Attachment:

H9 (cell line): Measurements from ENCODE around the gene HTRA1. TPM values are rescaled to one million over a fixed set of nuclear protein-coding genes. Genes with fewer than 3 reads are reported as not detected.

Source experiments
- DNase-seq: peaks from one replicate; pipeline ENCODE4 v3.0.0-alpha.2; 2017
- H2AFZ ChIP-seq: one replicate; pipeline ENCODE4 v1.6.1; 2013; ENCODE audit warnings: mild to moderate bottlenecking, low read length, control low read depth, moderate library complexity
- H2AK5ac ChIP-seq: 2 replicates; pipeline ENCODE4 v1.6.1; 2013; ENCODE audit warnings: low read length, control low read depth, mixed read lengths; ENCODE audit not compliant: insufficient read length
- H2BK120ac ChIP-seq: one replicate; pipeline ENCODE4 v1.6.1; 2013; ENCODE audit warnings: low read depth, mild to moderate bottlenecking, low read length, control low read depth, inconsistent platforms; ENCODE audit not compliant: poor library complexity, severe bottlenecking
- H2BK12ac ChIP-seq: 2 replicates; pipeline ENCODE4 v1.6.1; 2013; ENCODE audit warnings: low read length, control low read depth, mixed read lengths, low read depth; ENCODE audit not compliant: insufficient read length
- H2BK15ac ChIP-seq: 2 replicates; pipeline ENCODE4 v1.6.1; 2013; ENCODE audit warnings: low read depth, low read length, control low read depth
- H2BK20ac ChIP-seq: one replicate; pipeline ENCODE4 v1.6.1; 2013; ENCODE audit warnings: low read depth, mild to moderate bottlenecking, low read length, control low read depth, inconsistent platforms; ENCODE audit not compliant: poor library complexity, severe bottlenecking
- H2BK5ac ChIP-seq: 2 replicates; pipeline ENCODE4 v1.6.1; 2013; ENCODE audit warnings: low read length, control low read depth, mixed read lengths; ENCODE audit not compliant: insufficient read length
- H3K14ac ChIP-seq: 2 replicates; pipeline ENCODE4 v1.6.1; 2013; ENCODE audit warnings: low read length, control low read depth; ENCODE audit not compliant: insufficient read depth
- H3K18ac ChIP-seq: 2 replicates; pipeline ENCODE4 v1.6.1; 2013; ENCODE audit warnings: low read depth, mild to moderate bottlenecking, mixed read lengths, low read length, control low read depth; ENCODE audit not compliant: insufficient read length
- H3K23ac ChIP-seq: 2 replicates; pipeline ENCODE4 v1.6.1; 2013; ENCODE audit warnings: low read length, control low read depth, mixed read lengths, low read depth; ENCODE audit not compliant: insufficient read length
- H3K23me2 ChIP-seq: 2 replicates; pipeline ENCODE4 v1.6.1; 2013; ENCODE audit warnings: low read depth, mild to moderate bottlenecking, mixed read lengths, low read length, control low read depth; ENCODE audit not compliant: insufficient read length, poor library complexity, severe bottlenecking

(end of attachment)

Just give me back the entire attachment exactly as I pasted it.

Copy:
H9 (cell line): Measurements from ENCODE around the gene HTRA1. TPM values are rescaled to one million over a fixed set of nuclear protein-coding genes. Genes with fewer than 3 reads are reported as not detected.

Source experiments
- DNase-seq: peaks from one replicate; pipeline ENCODE4 v3.0.0-alpha.2; 2017
- H2AFZ ChIP-seq: one replicate; pipeline ENCODE4 v1.6.1; 2013; ENCODE audit warnings: mild to moderate bottlenecking, low read length, control low read depth, moderate library complexity
- H2AK5ac ChIP-seq: 2 replicates; pipeline ENCODE4 v1.6.1; 2013; ENCODE audit warnings: low read length, control low read depth, mixed read lengths; ENCODE audit not compliant: insufficient read length
- H2BK120ac ChIP-seq: one replicate; pipeline ENCODE4 v1.6.1; 2013; ENCODE audit warnings: low read depth, mild to moderate bottlenecking, low read length, control low read depth, inconsistent platforms; ENCODE audit not compliant: poor library complexity, severe bottlenecking
- H2BK12ac ChIP-seq: 2 replicates; pipeline ENCODE4 v1.6.1; 2013; ENCODE audit warnings: low read length, control low read depth, mixed read lengths, low read depth; ENCODE audit not compliant: insufficient read length
- H2BK15ac ChIP-seq: 2 replicates; pipeline ENCODE4 v1.6.1; 2013; ENCODE audit warnings: low read depth, low read length, control low read depth
- H2BK20ac ChIP-seq: one replicate; pipeline ENCODE4 v1.6.1; 2013; ENCODE audit warnings: low read depth, mild to moderate bottlenecking, low read length, control low read depth, inconsistent platforms; ENCODE audit not compliant: poor library complexity, severe bottlenecking
- H2BK5ac ChIP-seq: 2 replicates; pipeline ENCODE4 v1.6.1; 2013; ENCODE audit warnings: low read length, control low read depth, mixed read lengths; ENCODE audit not compliant: insufficient read length
- H3K14ac ChIP-seq: 2 replicates; pipeline ENCODE4 v1.6.1; 2013; ENCODE audit warnings: low read length, control low read depth; ENCODE audit not compliant: insufficient read depth
- H3K18ac ChIP-seq: 2 replicates; pipeline ENCODE4 v1.6.1; 2013; ENCODE audit warnings: low read depth, mild to moderate bottlenecking, mixed read lengths, low read length, control low read depth; ENCODE audit not compliant: insufficient read length
- H3K23ac ChIP-seq: 2 replicates; pipeline ENCODE4 v1.6.1; 2013; ENCODE audit warnings: low read length, control low read depth, mixed read lengths, low read depth; ENCODE audit not compliant: insufficient read length
- H3K23me2 ChIP-seq: 2 replicates; pipeline ENCODE4 v1.6.1; 2013; ENCODE audit warnings: low read depth, mild to moderate bottlenecking, mixed read lengths, low read length, control low read depth; ENCODE audit not compliant: insufficient read length, poor library complexity, severe bottlenecking